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What Doctors Don't Tell You

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July 2019 (Vol. 4 Issue 5)

Protein shakes: muscles today, health problems tomorrow
About the author: 
Bryan Hubbard

Protein shakes: muscles today, health problems tomorrow image

Muscle-building protein shakes and snack bars could be doing more harm than good in the long run.

They'll certainly help bulk you out, but they could cause health problems in middle-age and could even reduce your lifespan, researchers are warning.

The shakes are rich in one type of amino acid—the branch-chain amino acids (BCAAs)—and we need more, and different, amino acids if we're going to have a healthy diet, researchers from the University of Sydney have found.

The BCAAs block another amino acid, tryptophan, which helps in the production of serotonin, the 'happiness chemical' that also helps give us a good night's sleep. But serotonin has another role; it also regulates our appetite, and without it, we tend to keep on eating.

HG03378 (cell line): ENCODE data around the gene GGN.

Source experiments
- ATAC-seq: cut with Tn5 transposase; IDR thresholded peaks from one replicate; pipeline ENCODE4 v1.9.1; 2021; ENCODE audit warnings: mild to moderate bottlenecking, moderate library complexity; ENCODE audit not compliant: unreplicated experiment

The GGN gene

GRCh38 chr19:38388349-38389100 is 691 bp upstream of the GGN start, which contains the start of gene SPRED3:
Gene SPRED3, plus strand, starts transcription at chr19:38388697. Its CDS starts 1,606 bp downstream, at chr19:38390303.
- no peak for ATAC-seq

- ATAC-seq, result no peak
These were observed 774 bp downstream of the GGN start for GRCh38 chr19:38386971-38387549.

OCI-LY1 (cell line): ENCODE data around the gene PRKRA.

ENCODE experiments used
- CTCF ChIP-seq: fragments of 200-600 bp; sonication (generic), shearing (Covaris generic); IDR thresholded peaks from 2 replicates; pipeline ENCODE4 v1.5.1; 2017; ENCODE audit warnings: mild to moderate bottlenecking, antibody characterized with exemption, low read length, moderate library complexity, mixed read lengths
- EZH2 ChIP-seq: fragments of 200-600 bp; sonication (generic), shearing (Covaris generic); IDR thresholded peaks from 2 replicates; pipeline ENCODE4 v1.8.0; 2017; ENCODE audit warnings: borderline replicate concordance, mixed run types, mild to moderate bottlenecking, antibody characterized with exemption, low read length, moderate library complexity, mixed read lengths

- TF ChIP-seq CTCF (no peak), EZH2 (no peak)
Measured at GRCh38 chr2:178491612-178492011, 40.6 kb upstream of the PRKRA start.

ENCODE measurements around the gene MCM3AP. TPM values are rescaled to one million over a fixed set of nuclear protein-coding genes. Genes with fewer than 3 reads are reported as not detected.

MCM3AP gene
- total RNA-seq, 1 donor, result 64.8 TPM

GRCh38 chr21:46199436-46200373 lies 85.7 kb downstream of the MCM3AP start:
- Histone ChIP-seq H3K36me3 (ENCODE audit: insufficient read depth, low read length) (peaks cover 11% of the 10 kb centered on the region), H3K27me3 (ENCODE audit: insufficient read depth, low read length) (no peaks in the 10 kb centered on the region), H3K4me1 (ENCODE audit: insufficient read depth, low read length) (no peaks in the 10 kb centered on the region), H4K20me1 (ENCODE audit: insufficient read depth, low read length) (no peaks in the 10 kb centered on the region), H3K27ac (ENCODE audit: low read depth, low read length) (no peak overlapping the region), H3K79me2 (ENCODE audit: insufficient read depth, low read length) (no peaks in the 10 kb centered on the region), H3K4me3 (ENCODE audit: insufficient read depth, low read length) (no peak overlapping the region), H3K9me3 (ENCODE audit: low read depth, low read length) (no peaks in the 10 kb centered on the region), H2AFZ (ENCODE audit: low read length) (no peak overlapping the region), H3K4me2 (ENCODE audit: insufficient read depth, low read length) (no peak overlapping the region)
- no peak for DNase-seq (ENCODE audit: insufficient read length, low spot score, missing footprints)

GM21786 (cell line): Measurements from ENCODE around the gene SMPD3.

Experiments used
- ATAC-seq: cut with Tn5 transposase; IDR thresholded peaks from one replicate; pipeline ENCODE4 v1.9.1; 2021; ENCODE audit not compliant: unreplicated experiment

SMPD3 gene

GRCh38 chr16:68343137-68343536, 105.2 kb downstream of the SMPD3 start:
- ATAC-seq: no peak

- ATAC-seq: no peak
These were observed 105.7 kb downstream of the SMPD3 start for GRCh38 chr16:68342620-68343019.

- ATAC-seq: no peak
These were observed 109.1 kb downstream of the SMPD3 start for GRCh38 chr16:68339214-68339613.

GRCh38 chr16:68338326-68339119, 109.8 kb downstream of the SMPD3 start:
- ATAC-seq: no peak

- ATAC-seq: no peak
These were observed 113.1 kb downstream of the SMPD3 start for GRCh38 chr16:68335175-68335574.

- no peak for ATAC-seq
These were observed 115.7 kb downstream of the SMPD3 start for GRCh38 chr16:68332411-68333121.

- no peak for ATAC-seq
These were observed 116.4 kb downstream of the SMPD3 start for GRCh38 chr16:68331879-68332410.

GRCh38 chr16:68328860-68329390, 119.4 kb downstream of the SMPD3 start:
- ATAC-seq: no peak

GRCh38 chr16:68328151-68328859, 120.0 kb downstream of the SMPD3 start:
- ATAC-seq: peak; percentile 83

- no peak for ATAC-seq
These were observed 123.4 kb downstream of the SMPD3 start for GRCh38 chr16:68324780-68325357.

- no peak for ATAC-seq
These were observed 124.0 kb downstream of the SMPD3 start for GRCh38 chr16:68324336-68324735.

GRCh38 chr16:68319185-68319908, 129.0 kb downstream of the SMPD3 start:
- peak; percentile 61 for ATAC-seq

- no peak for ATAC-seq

The researchers discovered the knock-on effects of the BCAAs when they tested them on mice. Their serotonin levels dropped, and they ate more, and quickly put on weight.

BCAAs are essential amino acids—and they're found in high-protein foods such as red meat, dairy, chicken, fish and eggs—but they need to be balanced with tryptophan, which is in seeds and nuts, soy beans and chicken, the researchers say.

The BCAAs in protein shakes usually contain whey protein, which is sourced from dairy by-products.


References

(|Source: Nature Metabolism, 2019; doi: 10.1038/s42255-019-0059-2)

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